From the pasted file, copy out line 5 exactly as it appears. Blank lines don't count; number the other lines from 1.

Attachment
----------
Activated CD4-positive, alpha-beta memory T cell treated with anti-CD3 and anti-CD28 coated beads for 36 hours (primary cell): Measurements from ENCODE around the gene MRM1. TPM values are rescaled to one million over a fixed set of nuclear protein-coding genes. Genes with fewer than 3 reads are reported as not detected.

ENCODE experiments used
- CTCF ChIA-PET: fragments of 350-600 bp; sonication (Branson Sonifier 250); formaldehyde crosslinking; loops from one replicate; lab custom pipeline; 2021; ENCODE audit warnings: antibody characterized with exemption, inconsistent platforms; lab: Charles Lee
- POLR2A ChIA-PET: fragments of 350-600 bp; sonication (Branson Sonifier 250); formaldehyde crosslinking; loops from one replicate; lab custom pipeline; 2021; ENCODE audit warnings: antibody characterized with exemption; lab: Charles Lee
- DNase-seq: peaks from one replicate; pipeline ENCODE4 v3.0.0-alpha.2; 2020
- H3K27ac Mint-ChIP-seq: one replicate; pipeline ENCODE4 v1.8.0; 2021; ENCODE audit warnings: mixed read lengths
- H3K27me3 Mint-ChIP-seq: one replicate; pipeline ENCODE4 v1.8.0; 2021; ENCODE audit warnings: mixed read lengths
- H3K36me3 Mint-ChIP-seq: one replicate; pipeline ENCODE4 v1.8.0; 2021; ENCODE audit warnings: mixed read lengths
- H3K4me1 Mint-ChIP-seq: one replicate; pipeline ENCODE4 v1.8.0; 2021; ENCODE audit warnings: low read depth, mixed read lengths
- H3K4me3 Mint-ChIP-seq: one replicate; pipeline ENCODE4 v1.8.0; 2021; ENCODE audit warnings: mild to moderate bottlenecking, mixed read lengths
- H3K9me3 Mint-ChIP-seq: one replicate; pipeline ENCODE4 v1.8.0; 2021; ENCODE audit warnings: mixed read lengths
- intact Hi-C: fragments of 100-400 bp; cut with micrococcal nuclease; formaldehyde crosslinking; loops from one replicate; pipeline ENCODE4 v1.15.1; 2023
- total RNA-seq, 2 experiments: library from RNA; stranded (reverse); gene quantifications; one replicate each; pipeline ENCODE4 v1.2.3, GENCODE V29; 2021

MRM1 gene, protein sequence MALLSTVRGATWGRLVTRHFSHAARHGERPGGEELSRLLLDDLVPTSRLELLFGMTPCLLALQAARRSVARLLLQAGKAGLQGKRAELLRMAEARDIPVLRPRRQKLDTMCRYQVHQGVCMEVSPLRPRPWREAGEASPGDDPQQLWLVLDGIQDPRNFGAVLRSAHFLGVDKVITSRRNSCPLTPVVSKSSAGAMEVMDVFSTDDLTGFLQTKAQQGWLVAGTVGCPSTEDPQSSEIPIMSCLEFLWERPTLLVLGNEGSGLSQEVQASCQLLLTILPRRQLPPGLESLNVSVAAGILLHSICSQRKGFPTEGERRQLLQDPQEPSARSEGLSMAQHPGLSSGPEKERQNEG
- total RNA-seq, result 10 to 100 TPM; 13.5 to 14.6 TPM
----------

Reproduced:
- DNase-seq: peaks from one replicate; pipeline ENCODE4 v3.0.0-alpha.2; 2020